How is a Bowel Perforation Treated?

How bowel perforations from colonoscopies are treated often depends on the size of the perforation itself. Your doctor must use sound discretion to decide what size needs treatment and which is so small it can heal by itself. The larger the perforation, the more likely treatment is needed. You will likely be given antibiotics, especially if one of the imaging tools mentioned above has found that you have air and fluids in your abdominal cavity. If the hole has been open for longer, that is another indication for more serious care.

Again, for larger holes that have been open for longer, which are usually more infected, much more serious care may be required, such as surgery. Since infected areas may infect surrounding areas, removal of the infected tissue in the intestinal wall may be required.

Alternatively, a colostomy may be needed in this case as well. A colostomy is when a hole is made in the abdomen and a piece of the colon is brought outside the abdomen, to create an opening so digested food can pass into an external pouching system.

Finally, antibiotics are an option or adjunct treatment. What is moving out of the colon and into the abdomen can contain much bacteria, which is why infection may occur. If the infection begins to pervade the entire body, sepsis will result. Antibiotics are important to prevent sepsis and other infections due to Oregon medical malpractice.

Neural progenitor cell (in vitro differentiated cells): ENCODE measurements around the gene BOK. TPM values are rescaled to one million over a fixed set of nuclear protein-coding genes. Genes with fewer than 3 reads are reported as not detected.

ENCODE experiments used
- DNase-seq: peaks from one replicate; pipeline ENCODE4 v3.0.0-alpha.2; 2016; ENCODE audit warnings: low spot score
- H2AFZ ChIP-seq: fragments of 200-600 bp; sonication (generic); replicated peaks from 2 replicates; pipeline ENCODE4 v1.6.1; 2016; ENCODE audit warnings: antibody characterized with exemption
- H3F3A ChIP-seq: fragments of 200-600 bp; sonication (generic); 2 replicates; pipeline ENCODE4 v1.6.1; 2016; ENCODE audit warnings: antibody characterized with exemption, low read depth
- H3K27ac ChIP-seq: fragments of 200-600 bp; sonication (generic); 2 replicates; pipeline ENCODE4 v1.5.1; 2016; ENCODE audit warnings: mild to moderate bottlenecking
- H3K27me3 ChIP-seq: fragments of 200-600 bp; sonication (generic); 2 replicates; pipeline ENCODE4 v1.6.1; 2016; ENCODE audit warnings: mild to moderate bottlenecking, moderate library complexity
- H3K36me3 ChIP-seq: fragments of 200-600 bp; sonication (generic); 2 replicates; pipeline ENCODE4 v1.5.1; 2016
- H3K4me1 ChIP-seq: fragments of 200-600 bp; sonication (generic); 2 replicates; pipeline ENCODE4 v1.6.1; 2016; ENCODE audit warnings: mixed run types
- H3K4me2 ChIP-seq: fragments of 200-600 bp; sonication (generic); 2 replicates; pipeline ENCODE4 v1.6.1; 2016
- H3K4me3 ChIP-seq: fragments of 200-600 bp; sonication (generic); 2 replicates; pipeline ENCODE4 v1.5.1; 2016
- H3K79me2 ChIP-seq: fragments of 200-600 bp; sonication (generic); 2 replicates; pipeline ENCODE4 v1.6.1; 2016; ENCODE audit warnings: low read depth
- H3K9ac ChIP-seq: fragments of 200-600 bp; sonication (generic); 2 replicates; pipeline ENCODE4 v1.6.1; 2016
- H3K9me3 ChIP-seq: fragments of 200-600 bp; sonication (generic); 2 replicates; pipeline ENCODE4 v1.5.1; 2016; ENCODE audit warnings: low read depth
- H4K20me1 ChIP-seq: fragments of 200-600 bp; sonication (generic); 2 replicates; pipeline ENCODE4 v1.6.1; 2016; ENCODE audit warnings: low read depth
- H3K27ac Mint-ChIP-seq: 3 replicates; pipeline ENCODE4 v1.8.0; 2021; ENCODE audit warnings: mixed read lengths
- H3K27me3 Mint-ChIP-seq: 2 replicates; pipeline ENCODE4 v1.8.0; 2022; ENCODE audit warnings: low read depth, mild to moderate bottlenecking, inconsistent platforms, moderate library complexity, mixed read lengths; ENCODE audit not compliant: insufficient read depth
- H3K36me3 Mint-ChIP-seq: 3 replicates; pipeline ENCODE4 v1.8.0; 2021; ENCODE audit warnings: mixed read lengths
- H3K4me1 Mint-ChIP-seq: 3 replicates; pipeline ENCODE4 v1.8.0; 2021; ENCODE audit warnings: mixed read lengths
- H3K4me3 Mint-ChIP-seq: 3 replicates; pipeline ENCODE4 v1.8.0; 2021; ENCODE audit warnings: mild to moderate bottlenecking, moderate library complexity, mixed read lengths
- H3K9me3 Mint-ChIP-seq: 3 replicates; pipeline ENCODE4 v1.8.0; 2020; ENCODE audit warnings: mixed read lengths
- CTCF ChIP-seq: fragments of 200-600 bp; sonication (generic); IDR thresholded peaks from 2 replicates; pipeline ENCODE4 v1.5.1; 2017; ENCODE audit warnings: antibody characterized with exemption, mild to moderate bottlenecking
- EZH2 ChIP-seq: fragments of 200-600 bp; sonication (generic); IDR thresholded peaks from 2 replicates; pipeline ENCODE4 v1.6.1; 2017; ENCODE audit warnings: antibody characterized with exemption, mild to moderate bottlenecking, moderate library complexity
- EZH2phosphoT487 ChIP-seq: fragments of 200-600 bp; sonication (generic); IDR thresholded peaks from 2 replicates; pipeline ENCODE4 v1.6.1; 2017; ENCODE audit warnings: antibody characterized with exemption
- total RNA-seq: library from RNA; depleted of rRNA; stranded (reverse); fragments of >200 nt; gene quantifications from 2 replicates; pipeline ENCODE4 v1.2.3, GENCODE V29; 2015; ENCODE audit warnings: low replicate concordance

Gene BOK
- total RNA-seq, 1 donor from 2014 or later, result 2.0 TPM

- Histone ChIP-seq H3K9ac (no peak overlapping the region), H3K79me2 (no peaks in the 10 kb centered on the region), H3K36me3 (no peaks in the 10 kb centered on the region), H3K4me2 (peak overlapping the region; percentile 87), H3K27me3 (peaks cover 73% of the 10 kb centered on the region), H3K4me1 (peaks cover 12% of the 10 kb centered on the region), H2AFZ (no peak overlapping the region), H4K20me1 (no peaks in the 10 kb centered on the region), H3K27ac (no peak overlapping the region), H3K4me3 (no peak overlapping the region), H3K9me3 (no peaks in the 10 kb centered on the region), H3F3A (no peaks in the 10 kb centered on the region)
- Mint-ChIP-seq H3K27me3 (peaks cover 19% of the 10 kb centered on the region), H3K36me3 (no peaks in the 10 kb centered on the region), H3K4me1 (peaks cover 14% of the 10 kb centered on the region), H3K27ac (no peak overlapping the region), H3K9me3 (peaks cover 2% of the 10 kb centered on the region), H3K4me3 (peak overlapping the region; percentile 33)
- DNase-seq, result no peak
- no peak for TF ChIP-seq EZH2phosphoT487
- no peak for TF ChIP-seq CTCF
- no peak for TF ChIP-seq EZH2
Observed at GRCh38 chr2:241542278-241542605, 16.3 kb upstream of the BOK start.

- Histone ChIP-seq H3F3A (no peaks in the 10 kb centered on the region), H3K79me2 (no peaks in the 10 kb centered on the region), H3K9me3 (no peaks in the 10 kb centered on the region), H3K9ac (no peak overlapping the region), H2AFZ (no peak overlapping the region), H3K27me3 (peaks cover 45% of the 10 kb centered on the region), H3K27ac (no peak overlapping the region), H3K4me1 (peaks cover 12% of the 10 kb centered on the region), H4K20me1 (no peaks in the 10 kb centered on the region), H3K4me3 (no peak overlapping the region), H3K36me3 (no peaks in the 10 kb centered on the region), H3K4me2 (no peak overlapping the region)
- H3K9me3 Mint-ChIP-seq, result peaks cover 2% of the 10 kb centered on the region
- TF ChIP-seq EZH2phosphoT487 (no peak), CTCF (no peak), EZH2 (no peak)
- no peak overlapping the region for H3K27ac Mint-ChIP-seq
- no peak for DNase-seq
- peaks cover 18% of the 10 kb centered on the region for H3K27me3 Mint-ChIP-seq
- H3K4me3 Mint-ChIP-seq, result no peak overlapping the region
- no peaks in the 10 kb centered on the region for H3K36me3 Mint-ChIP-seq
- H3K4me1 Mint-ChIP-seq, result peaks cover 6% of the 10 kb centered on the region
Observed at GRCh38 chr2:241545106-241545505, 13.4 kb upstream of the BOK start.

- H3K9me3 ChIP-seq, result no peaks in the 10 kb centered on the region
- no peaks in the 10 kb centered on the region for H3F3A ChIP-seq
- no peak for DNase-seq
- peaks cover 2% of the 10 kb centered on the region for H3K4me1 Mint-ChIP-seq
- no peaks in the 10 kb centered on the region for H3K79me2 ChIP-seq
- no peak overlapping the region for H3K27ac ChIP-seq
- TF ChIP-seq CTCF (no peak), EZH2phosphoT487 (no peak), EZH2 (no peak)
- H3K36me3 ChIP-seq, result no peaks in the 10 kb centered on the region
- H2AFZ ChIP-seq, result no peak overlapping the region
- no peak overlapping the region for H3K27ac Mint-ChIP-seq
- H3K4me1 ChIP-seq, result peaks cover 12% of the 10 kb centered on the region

Ask Our Portland Catastrophic Medical Malpractice Lawyer if Bowel Perforations Harm You

If you or a loved one have been seriously injured or killed as a result of medical malpractice contact the Oregon Medical Malpractice Lawyers at Kuhlman Law at our number below or fill out the intake form.  We offer a free initial case evaluation and handle cases on a contingency fee which means that you pay no money unless we recover.

Our law firm handles cases throughout the state including Bend and Portland Oregon, Redmond, Central Oregon, Sisters, Madras, Multnomah County, Deschutes County, Salem, Eugene, Corvallis, Lane County, Medford, Gresham, La Grande, Albany, Medford, Beaverton, Umatilla, Pendleton,  Cottage Grove, Florence, Oregon City, Springfield, Keizer, Grants Pass, McMinnville, Tualatin, West Linn, Forest Grove, Wilsonville, Newberg, Roseburg, Lake Oswego, Klamath Falls, Happy Valley, Tigard, Ashland, Milwakie, Coos Bay, The Dalles,  St. Helens, Sherwood, Central Point, Canby, Troutdale, Hermiston, Silverton, Hood River, Newport, Prineville, Astoria, Tillamook, Lincoln City, Hillsboro, and Vancouver, Washington.

We also have an office in Minneapolis, Minnesota and take medical malpractice cases throughout the Twin Cities, including St. Paul, Hennepin County, Ramsey County, Dakota County, Washington County, Anoka County, Scott County, Blaine, Stillwater, and Saint Paul Minnesota.

For a free case evaluation


(541) 385-1999 in Bend, Oregon
(503) 479-3646 in Portland, Oregon
(612) 444-3374 in Minnesota